There is a lot of conflicting information about the term "Operational BI." We need some research to sort out the jargon and propose a clear definition for the term (I'm willing). All of the following are being positioned as Operational BI (not a complete list):
• Data warehousing of operational data for reporting, with or without integration
• Replication of operational data for reporting
• Direct reporting from operational systems
• Federated reporting from operational systems
• Process Intelligence
• Inline integration
• Sensing applications
• Decision services
• Real-time BIOperational BI is an oxymoron because BI is the discipline of gathering, transforming and integrating data from diverse systems, cleansing it and storing it for long-term analytical and reporting purposes with tools. That's "BI tools," that are designed for report development and distribution, interactive data analysis and automated visual alerts and displays. This process lacks three essential characteristics to be termed "operational"
- Real-time capabilities
- Direct, programmatic links to the operational systems that initiate actions
- Process Intelligence, understanding the steps in a process, not just the data it generates
A serious drawback to most data integration approaches is the inability to unwind the process and follow the thread back to the source systems. Once data is extracted, transformed and loaded into a data warehouse or mart, that lineage, though perhaps documented in the metadata, is essentially dead. It can't be operational if it can't interact with the operational systems.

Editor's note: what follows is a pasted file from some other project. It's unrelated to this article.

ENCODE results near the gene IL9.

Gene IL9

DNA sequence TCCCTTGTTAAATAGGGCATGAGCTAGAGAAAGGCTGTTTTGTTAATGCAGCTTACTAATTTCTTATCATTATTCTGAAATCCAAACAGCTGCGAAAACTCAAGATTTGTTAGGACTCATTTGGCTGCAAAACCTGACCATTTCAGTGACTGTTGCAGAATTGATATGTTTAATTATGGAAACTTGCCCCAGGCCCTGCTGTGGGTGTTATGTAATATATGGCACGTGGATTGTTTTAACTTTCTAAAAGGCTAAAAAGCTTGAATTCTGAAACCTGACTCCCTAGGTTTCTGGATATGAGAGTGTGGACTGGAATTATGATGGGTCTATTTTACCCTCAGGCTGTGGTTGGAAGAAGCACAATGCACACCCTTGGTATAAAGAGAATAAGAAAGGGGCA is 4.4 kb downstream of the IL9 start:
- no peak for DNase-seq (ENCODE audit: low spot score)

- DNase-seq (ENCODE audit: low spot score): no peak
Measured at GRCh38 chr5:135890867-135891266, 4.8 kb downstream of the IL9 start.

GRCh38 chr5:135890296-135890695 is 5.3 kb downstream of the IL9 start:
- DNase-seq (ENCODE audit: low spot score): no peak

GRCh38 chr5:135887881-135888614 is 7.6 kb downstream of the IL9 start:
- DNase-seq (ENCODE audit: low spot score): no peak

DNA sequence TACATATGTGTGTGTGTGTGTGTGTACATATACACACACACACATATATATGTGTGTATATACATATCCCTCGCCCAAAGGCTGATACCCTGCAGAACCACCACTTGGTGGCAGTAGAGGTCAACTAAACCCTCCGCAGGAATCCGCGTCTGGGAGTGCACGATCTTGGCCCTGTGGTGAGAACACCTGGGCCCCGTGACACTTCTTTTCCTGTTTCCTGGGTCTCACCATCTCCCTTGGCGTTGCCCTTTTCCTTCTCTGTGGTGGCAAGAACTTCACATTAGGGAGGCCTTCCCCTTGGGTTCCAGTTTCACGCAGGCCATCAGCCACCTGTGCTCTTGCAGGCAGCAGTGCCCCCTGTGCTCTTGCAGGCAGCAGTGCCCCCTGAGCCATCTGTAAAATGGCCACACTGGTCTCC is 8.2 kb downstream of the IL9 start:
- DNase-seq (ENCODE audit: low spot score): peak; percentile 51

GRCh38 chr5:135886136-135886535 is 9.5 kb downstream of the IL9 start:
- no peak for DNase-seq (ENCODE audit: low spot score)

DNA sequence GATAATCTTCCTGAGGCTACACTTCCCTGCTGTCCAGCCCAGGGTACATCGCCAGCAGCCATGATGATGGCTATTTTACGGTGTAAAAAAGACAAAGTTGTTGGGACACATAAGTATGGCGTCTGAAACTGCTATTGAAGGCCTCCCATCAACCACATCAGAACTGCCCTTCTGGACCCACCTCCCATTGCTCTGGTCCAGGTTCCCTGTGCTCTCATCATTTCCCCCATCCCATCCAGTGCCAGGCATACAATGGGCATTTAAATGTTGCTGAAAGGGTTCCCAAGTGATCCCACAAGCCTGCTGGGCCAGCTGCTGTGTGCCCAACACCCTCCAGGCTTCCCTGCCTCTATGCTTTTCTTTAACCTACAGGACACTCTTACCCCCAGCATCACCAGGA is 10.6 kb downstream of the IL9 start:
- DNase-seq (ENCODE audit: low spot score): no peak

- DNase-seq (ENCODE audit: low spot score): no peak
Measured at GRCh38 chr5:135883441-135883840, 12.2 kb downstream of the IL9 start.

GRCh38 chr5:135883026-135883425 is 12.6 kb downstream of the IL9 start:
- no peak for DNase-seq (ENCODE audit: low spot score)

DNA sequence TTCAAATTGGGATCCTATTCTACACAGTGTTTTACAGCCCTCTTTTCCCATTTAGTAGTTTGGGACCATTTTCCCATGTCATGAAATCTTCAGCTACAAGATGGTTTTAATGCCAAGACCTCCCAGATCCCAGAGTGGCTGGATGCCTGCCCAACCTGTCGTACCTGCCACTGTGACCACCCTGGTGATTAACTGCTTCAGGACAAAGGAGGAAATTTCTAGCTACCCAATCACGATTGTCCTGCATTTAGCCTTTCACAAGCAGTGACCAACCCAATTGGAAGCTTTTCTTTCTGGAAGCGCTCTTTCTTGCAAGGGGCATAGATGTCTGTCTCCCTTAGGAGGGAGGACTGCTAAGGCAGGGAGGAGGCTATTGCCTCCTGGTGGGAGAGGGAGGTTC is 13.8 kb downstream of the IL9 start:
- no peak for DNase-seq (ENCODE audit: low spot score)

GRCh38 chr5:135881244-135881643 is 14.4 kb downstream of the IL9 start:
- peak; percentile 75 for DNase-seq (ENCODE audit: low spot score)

Data warehouse/BI industry figures are scampering to align their stories with this topic, but in protecting their turf, they risk diluting and obfuscating the idea completely. Front-end BI vendors are actively pursuing the operational BI opportunity, but most of them are poorly positioned to exploit it. Their product architectures are based on a certain degree of latency, on the existence of a read-only data warehouse and on a great deal of interactivity, so much so that a significant portion of their engine functionality is geared toward the User Interface. Operational decision-making deemphasizes the UI and focuses instead on speed, intelligence and cooperation with other systems through automation.
Database and middleware vendors are more properly positioned for operational BI, including incumbent vendors and a promising batch of newcomers, both standalone databases and appliances. Integration technology that can cross the barrier between operational and analytical processes is already in place, with real-time capabilities. Of course, the recurring issue of what does the data mean and how do we integrate it is still looming, with CDI/MDM solutions only offering a partial solution, and not a particularly original or appealing one at that, but more on that later.
Neil Raden is the founder of Hired Brains, providers of consulting, research and analysis in Business Intelligence, Performance Management, real-time analytics and information/semantic integration. Neil is co-author of the just-released book "Smart Enough Systems," with business rules expert James Taylor.
There is a lot of conflicting information about the term "Operational BI." We need some research to sort out the jargon and propose a clear definition for the term... Operational BI is an oxymoron because BI is the discipline of gathering, transforming and integrating data from diverse systems, cleansing it and storing it for long-term analytical and reporting purposes with tools.